The League of Long Sentences may look similar to an outsider; they are, however, fundamentally different in that a run-on sentence consists of two sentences — often tangentially related at best — jammed together with little more than a comma, while a long sentence contains clauses which are co-ordinated and form a cohesive internal structure using appropriate commas, em-dashes, semicolons, and (where appropriate) parentheses.

        1. Mints*

          I used to be in the League of a Run-On Sentences (my teacher said I used “comma splices”) but then I learned about semi-colons; I now use semi-colons very liberally.

          Also I love this entire thread

      3. Prickly Pear*

        I am Queen of the Run-On, and I’m trying to reform.
        (I also abuse parentheses, but that’s just how I roll.)

    2. WorkingAsDesigned*

      +1 ( [ ( My HR forwarded confidential emails to others – is this legal? ) Yes, it is, although it shouldn’t be = WTH Wednesdays ] = I too enjoy parentheses, especially for word-based math problems )

    3. Felicia*

      I also use too many parentheses (they’re just so useful), and I like when other people do too (kindred spirits!)

    4. C Average*

      I love this thread. Have all of you seen the new Weird Al video for his song “Word Crimes”? It is like a love letter to grammar pedants everywhere!

      1. Stephanie*

        Yes. I especially loved the part about textspeak. Textspeak gives me an eye twitch. (I know, I know, language evolves – we’re not using thine, thee, or thou anymore – but something about “ur” seriously annoys me.)

        1. Cautionary tail*

          I use thine, thee and thou. I counter my teenager’s text-speak by writing in Shakespearean style when I text her.

          Example1: Instead of asking where s/he is I text “O Teenager, Teenager, wherefore art thou Teenager?”

          Example2: Instead of saying by, I’ll text “

          1. Cautionary tail*

            Oops. Hit send by mistake.

            Example2: Instead of saying bye or goodnight, I’ll text “Good Night, Good night! Parting is such sweet sorrow, that I shall say good night till it be morrow.”

          2. Wren*

            Wherefore doesn’t mean where, it means why. Of course, “Why are you a teenager?” is a pretty good question too.

            1. Cautionary tail*

              Thank you for the correction. I do appreciate it.

              I’ve explained that teenageritis is a disease that takes seven years of therapy and s/he will be cured right at the age 20 birthday.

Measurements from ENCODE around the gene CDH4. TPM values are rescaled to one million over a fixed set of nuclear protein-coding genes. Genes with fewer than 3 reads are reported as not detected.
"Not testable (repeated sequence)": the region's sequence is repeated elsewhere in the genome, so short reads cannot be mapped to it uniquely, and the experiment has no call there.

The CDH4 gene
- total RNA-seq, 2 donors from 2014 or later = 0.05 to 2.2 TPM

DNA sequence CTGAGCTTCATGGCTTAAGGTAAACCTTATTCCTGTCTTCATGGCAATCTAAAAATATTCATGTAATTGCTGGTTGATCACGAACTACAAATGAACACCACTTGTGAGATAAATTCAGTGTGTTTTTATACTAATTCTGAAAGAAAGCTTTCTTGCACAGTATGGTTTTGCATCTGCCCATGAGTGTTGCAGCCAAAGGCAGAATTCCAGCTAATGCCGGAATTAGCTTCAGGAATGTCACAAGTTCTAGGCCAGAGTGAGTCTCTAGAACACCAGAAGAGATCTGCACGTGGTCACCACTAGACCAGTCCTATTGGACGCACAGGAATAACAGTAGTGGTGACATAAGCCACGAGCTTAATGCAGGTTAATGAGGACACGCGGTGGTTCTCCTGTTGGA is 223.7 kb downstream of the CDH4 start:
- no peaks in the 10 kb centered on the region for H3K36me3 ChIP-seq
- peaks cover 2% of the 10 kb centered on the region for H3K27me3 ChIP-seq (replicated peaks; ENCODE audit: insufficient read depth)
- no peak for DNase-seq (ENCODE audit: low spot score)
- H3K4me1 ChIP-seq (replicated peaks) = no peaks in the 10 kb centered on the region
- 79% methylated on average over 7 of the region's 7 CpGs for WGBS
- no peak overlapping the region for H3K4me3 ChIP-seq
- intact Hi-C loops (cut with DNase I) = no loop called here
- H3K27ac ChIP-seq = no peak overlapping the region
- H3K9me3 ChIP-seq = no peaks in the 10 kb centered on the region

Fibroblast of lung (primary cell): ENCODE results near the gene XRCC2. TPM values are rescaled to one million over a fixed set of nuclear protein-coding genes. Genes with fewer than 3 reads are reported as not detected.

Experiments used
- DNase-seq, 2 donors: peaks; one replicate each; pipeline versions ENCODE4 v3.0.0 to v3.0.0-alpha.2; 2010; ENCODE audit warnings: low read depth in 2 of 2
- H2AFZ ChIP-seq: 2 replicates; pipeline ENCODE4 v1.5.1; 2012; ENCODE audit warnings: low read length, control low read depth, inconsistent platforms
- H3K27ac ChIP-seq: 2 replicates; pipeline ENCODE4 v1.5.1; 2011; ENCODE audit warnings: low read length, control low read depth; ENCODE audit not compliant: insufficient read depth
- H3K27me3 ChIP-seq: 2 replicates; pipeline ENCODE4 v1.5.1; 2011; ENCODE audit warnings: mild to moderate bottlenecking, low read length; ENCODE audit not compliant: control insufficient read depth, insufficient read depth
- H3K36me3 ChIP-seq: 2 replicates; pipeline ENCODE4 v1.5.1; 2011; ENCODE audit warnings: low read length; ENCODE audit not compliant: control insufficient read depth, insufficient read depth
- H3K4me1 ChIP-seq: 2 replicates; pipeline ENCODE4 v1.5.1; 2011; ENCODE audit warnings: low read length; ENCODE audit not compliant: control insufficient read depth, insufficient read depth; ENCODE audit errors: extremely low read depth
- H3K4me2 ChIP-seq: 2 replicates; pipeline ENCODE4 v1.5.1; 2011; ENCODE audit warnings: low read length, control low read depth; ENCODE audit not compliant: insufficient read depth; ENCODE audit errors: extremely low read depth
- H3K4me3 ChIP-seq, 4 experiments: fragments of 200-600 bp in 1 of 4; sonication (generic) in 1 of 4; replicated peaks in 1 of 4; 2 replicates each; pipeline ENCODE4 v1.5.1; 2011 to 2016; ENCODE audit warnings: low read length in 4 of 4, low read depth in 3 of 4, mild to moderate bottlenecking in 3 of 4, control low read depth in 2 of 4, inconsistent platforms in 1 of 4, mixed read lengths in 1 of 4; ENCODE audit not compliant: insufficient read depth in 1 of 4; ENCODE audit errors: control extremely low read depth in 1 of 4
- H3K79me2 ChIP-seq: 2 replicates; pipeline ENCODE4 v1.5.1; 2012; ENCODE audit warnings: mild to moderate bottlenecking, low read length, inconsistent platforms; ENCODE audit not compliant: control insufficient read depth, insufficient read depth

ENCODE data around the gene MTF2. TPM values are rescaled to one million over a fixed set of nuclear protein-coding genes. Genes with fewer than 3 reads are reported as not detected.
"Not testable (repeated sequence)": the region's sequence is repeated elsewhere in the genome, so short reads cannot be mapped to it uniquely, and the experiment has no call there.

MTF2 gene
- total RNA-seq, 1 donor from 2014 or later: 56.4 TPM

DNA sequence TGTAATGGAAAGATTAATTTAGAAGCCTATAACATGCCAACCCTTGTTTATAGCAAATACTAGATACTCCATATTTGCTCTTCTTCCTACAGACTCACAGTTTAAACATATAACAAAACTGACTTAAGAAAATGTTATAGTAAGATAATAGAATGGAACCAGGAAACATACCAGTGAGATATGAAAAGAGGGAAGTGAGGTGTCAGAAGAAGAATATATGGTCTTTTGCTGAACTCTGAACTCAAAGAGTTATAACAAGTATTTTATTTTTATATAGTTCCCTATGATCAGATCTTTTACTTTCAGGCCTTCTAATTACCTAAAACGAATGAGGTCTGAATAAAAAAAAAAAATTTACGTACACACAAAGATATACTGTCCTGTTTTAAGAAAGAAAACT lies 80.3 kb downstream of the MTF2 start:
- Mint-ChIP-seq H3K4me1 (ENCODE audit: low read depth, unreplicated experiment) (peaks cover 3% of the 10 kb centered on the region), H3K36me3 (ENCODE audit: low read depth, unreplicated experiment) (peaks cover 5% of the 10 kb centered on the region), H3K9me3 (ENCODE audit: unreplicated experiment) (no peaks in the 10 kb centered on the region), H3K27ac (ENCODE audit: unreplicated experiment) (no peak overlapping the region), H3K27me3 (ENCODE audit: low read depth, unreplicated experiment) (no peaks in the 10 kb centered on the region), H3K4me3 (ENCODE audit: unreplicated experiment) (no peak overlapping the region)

3. C Average*

            My family got our dog Phoebe at the same time I was reading Shakespeare in high school, so for fun I taught the dog all of her commands in Shakespearean English: “Come hither, Phoebe!” “Get thee hence, Phoebe!” “Give me thy paw, Phoebe. Well met, Phoebe.” “Repose, Phoebe.” “Thou art a good dog, Phoebe.”

            1. Cath in Canada*

              I change song lyrics and assorted quotes for my cats all the time. I enjoy declaiming dramatically in their general direction:

              “Two kitties, both alike in lack of dignity, in fair Vancouver, where we lay our scene. From ancient grudge break to new mutiny, where kitty paws make human floors unclean”

              and so on.

              1. Mephyle*

                We do that for our dogs!

                Don’t paw me
                Don’t bite
                Don’t whine and bark in the middle of the night
                I know that
                You needed
                Some kibble and some treats

        2. Persephone Mulberry*

          “ur” for “your” is my biggest textspeak pet peeve of all time. I can mostly deal with UR = “you are,” but how does it also equal “your”? All I hear is “urrrrrrrrrrrrr”.

          1. fposte*

            Mine is “ppl.” I hear it in Billy Crystal’s fake foreign accent and a very high pitch.

            1. Judy*

              I had a manager send an email to the team:

              ppl, pls look at this:
              Wakeen – handles
              Jane – spouts
              Bob – bases
              Apollo – lids

              Which we later found out meant that all engineering notices on those topics needed to include those people as approvers. He was such a great communicator.

        3. Prickly Pear*

          I am Queen of the Run-On, and I’m trying to reform.
          (I also abuse parentheses, but that’s just how I roll.)

          I cannot text speak. If I talk in complete sentences, that’s how I’ll text you. It seems like the people older than me are worse about it than the younger folk! Ugh.

  2. Sourire*

    #1 – Does this apply to latin honors as well? I am a bit older than the OP (not much though) and have taken all the other stuff off my resume, but I graduated summa cum laude and do keep that after my degree. Is that okay to keep on or does it have a short shelf life like the other honors and scholarships?

    1. Simonthegrey*

      I have kept my phi beta kappa and phi kappa phi on my resume under my undergrad listing, but I’m in the academic field, as well as the indication that I graduated cum laude from undergrad. I think it depends on the field?

    2. Jane*

      I am guessing it does not apply to Latin honors because I see that on resumes all the time, regardless of amount of experience. It’s very common in my profession (law).

      1. Artemesia*

        The problem with latin honors is that in many schools they have retained a GPA rule for awarding them while grade inflation has erased any distinction at all for a B+ average. If 75% of the class has latin honors, it is no longer an honor. Phi Beta Kappa on the other hand is always highly selective and retains its cachet.

        1. Elsajeni*